The original language and biblical context of Eve’s creation should shape how we view our gender and our design. The word for helper is ezer in the original Hebrew language. Ezer shows up twenty-one times in the Old Testament, including sixteen times as a description of God himself.5 Obviously, our God is not secondary, nor is he inconsequential.

As Alsup points out, “God, sovereign Lord of the universe, is our helper, and He created woman to reflect this aspect of Him. If we hold on to the dominant cultural attitude that being a helper is a substandard identity, we mock the name of God and his character. The role of helper is one he willingly embraces.”6

Whether in our homes, neighborhoods, workplaces, churches, or anywhere else, we are meant to be protectors, deliverers, shields, comforters—a help to those God has placed with us. It’s hard to imagine a more dignified calling or a more exciting role for us in creation.

Look around you right now—who can you help? Who needs your protection and care? Who can you defend or triumph? Who can you comfort? This is your calling. Walk in it.

5. Created for Redemption

The fifth reason it’s good to be a girl is that we are redeemed. Through the work of our Savior, “the gospel … re-images us.”7 While the Lord’s image in us was marred by the fall, it is re-imaged in us through Jesus. When you and I surrender to the love and mercy of Jesus Christ, he begins to transform us from the inside out, and we become a new creation (2 Cor. 5:17).

Jesus, our rescuer and Redeemer, paves the way to our restoration. There is no greater love, no greater mercy, no better gift. We are not alienated forever from the God who made us. Instead, Jesus came low to serve (to help!) you and me.

In What Is a Woman? Hill Perry says, “They say, ‘Submission sounds like servant.’ They say, ‘That sounds like something to rebel against.’ I say, ‘Ain’t it funny that servant is repulsive to everyone but God?’ And we wonder why we can’t recognize His face.”8 When we bristle at the idea of serving and helping, we bristle at the very character of our God.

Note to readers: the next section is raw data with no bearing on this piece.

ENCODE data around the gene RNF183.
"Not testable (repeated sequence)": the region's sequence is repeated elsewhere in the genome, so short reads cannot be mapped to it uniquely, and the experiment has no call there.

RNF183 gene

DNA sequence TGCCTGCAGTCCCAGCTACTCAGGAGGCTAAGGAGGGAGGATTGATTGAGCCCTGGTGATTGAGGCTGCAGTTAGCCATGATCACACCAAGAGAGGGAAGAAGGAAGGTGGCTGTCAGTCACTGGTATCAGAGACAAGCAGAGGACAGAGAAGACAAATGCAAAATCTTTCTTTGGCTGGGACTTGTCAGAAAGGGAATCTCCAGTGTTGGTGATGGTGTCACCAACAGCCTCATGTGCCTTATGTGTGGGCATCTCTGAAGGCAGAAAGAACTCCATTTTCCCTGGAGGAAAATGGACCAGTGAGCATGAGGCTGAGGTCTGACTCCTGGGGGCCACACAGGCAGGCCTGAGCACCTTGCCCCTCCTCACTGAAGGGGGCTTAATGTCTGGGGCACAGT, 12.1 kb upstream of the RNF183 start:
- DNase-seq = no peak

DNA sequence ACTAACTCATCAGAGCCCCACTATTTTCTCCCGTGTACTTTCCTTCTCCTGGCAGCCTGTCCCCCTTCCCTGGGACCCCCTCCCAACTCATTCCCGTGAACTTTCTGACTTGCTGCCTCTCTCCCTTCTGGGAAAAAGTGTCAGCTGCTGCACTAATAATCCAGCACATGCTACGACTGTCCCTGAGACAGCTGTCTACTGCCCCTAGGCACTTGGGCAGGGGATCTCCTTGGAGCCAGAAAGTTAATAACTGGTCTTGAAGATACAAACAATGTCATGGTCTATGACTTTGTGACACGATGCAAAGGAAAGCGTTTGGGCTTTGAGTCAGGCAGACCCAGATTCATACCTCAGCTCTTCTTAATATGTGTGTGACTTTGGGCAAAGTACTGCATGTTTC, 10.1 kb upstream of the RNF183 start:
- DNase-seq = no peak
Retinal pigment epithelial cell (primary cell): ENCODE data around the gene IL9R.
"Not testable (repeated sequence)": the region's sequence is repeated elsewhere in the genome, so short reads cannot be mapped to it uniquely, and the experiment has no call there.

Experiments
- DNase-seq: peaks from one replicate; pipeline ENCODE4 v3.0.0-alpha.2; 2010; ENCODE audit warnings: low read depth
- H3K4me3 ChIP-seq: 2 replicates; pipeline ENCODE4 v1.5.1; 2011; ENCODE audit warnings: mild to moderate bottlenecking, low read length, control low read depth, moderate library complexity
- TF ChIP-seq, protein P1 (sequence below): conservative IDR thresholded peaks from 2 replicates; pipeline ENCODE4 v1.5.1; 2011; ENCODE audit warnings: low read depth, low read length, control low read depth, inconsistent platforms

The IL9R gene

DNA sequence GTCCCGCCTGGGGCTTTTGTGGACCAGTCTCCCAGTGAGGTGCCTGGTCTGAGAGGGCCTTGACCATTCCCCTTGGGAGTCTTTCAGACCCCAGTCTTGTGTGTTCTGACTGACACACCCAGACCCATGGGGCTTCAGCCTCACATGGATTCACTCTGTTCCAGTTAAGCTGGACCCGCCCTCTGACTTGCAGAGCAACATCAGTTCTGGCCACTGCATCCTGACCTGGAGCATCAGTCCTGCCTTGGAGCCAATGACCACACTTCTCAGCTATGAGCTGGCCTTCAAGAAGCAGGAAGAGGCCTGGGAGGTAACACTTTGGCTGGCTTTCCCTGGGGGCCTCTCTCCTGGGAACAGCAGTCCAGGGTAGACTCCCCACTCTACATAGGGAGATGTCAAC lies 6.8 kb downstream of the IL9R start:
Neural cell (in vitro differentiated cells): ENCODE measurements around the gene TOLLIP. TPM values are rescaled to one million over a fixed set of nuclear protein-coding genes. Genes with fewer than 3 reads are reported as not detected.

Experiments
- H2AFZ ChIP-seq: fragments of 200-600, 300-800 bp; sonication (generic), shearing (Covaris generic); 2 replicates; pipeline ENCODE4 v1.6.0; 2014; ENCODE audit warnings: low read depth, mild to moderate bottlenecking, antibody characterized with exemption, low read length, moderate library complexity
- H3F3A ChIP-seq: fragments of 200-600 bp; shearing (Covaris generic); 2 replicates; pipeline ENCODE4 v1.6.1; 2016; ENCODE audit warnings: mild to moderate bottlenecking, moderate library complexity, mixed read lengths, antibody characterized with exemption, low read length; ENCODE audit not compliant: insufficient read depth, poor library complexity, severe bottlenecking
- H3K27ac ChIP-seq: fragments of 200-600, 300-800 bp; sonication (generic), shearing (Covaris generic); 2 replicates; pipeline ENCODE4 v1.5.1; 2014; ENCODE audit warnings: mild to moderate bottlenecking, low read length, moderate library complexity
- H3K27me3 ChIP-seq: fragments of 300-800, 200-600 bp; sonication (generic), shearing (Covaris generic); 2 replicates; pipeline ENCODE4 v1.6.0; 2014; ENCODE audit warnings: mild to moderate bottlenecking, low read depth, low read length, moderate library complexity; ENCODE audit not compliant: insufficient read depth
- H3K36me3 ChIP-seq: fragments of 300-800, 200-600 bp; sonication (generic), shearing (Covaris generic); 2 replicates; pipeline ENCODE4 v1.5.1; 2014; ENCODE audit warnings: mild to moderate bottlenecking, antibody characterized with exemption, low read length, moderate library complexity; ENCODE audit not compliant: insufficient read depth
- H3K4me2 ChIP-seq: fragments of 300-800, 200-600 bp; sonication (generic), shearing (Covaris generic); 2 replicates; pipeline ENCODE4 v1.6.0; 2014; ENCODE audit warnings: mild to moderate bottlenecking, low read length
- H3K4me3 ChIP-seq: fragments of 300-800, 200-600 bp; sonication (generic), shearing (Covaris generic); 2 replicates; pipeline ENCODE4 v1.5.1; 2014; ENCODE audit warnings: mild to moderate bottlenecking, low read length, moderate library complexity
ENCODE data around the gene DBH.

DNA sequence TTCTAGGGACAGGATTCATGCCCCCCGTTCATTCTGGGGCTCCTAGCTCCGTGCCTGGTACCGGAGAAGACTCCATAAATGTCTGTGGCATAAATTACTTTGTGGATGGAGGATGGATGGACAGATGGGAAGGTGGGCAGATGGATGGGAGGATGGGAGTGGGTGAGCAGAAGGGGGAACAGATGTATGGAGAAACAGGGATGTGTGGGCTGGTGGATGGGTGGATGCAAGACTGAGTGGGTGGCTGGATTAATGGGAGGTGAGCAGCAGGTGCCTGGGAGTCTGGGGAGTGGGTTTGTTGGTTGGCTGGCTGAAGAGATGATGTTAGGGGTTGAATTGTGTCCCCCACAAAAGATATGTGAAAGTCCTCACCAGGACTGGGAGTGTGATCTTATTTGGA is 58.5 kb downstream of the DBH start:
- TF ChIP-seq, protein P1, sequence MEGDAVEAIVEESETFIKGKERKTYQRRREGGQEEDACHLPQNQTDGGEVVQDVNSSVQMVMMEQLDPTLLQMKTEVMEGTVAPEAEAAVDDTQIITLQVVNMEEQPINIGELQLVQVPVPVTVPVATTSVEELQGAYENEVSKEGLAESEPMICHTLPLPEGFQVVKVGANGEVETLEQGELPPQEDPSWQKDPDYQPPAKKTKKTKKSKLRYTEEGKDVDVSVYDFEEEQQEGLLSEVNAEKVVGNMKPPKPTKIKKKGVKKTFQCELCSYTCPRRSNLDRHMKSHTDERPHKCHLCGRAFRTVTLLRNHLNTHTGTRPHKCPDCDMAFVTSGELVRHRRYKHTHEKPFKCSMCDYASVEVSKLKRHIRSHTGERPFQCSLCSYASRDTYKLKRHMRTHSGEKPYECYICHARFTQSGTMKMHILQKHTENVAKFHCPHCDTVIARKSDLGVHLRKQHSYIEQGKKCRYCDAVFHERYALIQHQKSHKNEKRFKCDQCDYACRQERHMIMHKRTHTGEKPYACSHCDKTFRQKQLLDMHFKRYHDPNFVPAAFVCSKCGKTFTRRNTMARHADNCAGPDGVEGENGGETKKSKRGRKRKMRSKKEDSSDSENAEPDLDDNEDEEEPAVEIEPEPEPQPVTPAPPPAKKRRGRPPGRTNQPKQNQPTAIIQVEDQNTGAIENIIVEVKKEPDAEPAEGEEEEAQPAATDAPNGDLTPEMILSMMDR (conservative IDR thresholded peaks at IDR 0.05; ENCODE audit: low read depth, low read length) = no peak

Jesus came “not to be served but to serve, and to give his life as a ransom for many” (Matt. 20:28). You can see his kindness and servant’s heart toward women in countless stories. What we see in Jesus is not only the God who made us and the rescuer who saves us, but also the kind and compassionate teacher who leads us. As the redeemed, we increasingly re-image Jesus to a watching world, serving others that they may come to know him too.

6. Created to Reconcile

The sixth reason it’s good to be a girl is that we have a holy mission before us. We are in that already-but-not-yet place in history. Christ has already come and brought redemption, but he has not yet returned, so we await restoration. But as we wait, we have a calling, a sacred vocation.

In this already-but-not-yet time we are called to “go therefore and make disciples of all nations.” We women are as diverse as our God is creative. Our ministries vary as much as our hair color, body type, and style preferences. But we must all love God and love others by going and telling. The Christian life is meant to be an adventure, a joy, a faith-requiring endeavor. Without faith it is impossible to please God (Heb. 11:6).

To be a Christian girl or woman is to be called to have great faith and to do hard things. That may be in your living room or it may be in a land overseas—but either way your vocation is far from ho-hum. Where are you pursuing your ministry of reconciliation? Who are you telling about the love and mercy of Jesus?

Our good God set out with intention, knowing his image was not complete in Adam alone, to make you and me.

7. The Sisters before Us

The seventh reason it’s good to be a girl is we have a multitude of examples of God-fearing, God-loving, God-honoring women who have gone before us. Their stories are recorded in Scripture and remind us that while our lives are brief, God’s work in us is eternal.

We are threads in his hands, as he weaves the beautiful tapestry of his kingdom across time and space.

God works through all kinds of personalities and circumstances. There’s Sarah, who was old and barren and yet conceived and gave birth to Isaac. She teaches us that God can do the impossible and use us for his purposes, even when we disbelieve and even when we think we are physically incapable (Gen. 21). And further on in the Old Testament I’m moved by Deborah, Israel’s strong and godly leader (Judg. 4), and Jael, the Israelite woman who killed an enemy by driving a tent peg through his temple (Judg. 4), and Ruth, who was devoted to her mother-in-law and became the great-grandmother of King David (Ruth 1–4). I could go on about Rahab, Hannah, Abigail, Bathsheba, Esther, and many others.

The New Testament gives us Jesus’s own biological mother, Mary, who said, “I am the servant of the Lord; let it be to me according to your word” (Luke 1:38). Anna, the eighty-four-year-old prophetess and widow, blessed the baby Jesus in the temple after waiting for his arrival for many decades while worshiping, fasting, and praying day and night (Luke 2). There’s Tabitha, a woman full of good works and acts of charity (Acts 9), Mary and Lydia, who supported and hosted the early church (Acts 12, 16), and so many more women listed in Paul’s letters who proclaimed Christ and served the church.